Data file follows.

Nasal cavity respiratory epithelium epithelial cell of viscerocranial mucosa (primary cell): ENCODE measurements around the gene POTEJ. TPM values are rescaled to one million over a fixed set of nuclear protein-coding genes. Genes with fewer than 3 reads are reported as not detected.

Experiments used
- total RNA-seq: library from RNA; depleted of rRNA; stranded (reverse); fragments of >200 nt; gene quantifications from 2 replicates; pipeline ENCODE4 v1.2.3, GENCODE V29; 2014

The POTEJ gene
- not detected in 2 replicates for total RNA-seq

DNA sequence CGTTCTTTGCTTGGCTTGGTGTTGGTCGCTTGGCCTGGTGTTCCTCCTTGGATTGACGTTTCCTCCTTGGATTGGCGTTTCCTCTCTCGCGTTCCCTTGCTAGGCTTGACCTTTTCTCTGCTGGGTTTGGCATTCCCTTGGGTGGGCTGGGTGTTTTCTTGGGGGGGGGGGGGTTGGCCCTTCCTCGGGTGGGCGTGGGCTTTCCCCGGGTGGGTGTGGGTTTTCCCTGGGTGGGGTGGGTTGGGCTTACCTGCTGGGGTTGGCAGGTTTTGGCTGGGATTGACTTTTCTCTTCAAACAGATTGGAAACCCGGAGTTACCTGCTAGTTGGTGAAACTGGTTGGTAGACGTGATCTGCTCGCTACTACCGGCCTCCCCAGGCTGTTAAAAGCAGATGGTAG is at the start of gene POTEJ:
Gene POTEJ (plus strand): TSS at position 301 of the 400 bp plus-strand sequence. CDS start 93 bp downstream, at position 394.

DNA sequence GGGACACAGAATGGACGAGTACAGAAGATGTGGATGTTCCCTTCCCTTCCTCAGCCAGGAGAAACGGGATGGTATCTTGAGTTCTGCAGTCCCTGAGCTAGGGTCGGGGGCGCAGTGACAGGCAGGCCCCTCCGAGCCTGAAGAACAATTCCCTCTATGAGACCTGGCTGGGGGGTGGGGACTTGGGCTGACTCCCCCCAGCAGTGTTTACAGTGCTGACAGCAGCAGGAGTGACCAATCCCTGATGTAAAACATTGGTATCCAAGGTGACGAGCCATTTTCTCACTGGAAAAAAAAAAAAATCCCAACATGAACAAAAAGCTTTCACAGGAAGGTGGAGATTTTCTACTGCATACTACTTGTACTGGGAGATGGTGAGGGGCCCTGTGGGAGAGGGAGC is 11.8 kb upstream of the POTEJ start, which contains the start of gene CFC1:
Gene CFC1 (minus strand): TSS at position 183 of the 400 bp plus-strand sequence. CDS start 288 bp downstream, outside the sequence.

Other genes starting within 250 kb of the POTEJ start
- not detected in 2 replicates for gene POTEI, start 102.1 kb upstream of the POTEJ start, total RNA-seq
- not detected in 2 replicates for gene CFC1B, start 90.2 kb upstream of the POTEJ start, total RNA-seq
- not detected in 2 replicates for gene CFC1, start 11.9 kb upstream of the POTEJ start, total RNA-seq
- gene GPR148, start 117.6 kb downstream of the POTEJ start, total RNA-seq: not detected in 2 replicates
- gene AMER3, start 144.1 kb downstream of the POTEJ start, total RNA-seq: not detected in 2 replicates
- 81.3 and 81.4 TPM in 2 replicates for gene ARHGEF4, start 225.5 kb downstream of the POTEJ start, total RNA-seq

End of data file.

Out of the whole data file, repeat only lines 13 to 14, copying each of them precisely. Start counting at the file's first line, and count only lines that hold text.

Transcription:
- not detected in 2 replicates for gene CFC1, start 11.9 kb upstream of the POTEJ start, total RNA-seq
- gene GPR148, start 117.6 kb downstream of the POTEJ start, total RNA-seq: not detected in 2 replicates